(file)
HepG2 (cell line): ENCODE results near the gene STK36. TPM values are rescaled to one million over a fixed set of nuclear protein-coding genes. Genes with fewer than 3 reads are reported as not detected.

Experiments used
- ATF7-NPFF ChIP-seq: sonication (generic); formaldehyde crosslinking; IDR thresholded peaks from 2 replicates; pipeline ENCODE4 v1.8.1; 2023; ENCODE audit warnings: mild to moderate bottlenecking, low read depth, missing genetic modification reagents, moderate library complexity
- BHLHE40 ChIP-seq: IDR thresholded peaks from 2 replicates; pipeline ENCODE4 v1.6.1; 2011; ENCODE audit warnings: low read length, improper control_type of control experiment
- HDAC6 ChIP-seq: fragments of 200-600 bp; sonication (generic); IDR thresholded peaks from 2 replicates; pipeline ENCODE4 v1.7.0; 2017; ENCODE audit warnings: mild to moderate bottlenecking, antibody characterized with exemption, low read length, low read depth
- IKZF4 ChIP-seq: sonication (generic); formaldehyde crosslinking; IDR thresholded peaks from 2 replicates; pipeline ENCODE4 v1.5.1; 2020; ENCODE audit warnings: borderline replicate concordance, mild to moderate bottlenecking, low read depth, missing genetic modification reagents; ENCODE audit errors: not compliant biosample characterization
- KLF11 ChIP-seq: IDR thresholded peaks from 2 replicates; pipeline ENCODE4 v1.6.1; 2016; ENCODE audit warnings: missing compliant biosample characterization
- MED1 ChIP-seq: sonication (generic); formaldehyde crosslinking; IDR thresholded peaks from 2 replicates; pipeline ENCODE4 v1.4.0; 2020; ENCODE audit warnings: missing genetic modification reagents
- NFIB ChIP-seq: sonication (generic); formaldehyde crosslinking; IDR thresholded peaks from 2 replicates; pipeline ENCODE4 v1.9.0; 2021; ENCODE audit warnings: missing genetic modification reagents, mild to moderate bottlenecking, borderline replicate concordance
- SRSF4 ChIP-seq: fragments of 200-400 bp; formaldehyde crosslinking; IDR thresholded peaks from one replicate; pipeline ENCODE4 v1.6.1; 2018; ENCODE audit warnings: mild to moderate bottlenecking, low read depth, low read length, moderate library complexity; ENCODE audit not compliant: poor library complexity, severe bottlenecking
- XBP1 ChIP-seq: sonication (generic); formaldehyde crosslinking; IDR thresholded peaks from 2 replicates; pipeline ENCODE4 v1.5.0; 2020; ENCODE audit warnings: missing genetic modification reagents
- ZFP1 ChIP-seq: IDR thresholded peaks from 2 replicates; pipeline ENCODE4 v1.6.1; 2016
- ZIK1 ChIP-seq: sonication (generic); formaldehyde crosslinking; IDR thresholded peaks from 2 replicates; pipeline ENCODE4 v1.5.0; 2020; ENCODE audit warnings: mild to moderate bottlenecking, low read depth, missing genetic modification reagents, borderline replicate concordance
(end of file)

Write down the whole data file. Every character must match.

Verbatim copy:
HepG2 (cell line): ENCODE results near the gene STK36. TPM values are rescaled to one million over a fixed set of nuclear protein-coding genes. Genes with fewer than 3 reads are reported as not detected.

Experiments used
- ATF7-NPFF ChIP-seq: sonication (generic); formaldehyde crosslinking; IDR thresholded peaks from 2 replicates; pipeline ENCODE4 v1.8.1; 2023; ENCODE audit warnings: mild to moderate bottlenecking, low read depth, missing genetic modification reagents, moderate library complexity
- BHLHE40 ChIP-seq: IDR thresholded peaks from 2 replicates; pipeline ENCODE4 v1.6.1; 2011; ENCODE audit warnings: low read length, improper control_type of control experiment
- HDAC6 ChIP-seq: fragments of 200-600 bp; sonication (generic); IDR thresholded peaks from 2 replicates; pipeline ENCODE4 v1.7.0; 2017; ENCODE audit warnings: mild to moderate bottlenecking, antibody characterized with exemption, low read length, low read depth
- IKZF4 ChIP-seq: sonication (generic); formaldehyde crosslinking; IDR thresholded peaks from 2 replicates; pipeline ENCODE4 v1.5.1; 2020; ENCODE audit warnings: borderline replicate concordance, mild to moderate bottlenecking, low read depth, missing genetic modification reagents; ENCODE audit errors: not compliant biosample characterization
- KLF11 ChIP-seq: IDR thresholded peaks from 2 replicates; pipeline ENCODE4 v1.6.1; 2016; ENCODE audit warnings: missing compliant biosample characterization
- MED1 ChIP-seq: sonication (generic); formaldehyde crosslinking; IDR thresholded peaks from 2 replicates; pipeline ENCODE4 v1.4.0; 2020; ENCODE audit warnings: missing genetic modification reagents
- NFIB ChIP-seq: sonication (generic); formaldehyde crosslinking; IDR thresholded peaks from 2 replicates; pipeline ENCODE4 v1.9.0; 2021; ENCODE audit warnings: missing genetic modification reagents, mild to moderate bottlenecking, borderline replicate concordance
- SRSF4 ChIP-seq: fragments of 200-400 bp; formaldehyde crosslinking; IDR thresholded peaks from one replicate; pipeline ENCODE4 v1.6.1; 2018; ENCODE audit warnings: mild to moderate bottlenecking, low read depth, low read length, moderate library complexity; ENCODE audit not compliant: poor library complexity, severe bottlenecking
- XBP1 ChIP-seq: sonication (generic); formaldehyde crosslinking; IDR thresholded peaks from 2 replicates; pipeline ENCODE4 v1.5.0; 2020; ENCODE audit warnings: missing genetic modification reagents
- ZFP1 ChIP-seq: IDR thresholded peaks from 2 replicates; pipeline ENCODE4 v1.6.1; 2016
- ZIK1 ChIP-seq: sonication (generic); formaldehyde crosslinking; IDR thresholded peaks from 2 replicates; pipeline ENCODE4 v1.5.0; 2020; ENCODE audit warnings: mild to moderate bottlenecking, low read depth, missing genetic modification reagents, borderline replicate concordance